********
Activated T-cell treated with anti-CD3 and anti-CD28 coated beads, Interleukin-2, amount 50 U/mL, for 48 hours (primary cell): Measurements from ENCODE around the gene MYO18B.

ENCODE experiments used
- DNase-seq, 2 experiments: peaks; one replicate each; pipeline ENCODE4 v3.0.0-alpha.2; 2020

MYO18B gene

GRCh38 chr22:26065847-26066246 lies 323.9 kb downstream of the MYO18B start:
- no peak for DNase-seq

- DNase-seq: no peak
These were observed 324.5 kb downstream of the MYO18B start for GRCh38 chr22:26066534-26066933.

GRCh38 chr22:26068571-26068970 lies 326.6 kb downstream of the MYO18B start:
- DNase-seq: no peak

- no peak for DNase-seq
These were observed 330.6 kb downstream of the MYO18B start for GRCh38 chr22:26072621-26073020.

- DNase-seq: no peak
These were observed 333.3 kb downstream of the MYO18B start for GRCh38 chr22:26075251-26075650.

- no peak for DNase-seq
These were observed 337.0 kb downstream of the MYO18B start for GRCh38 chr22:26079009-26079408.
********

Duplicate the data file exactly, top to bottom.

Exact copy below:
Activated T-cell treated with anti-CD3 and anti-CD28 coated beads, Interleukin-2, amount 50 U/mL, for 48 hours (primary cell): Measurements from ENCODE around the gene MYO18B.

ENCODE experiments used
- DNase-seq, 2 experiments: peaks; one replicate each; pipeline ENCODE4 v3.0.0-alpha.2; 2020

MYO18B gene

GRCh38 chr22:26065847-26066246 lies 323.9 kb downstream of the MYO18B start:
- no peak for DNase-seq

- DNase-seq: no peak
These were observed 324.5 kb downstream of the MYO18B start for GRCh38 chr22:26066534-26066933.

GRCh38 chr22:26068571-26068970 lies 326.6 kb downstream of the MYO18B start:
- DNase-seq: no peak

- no peak for DNase-seq
These were observed 330.6 kb downstream of the MYO18B start for GRCh38 chr22:26072621-26073020.

- DNase-seq: no peak
These were observed 333.3 kb downstream of the MYO18B start for GRCh38 chr22:26075251-26075650.

- no peak for DNase-seq
These were observed 337.0 kb downstream of the MYO18B start for GRCh38 chr22:26079009-26079408.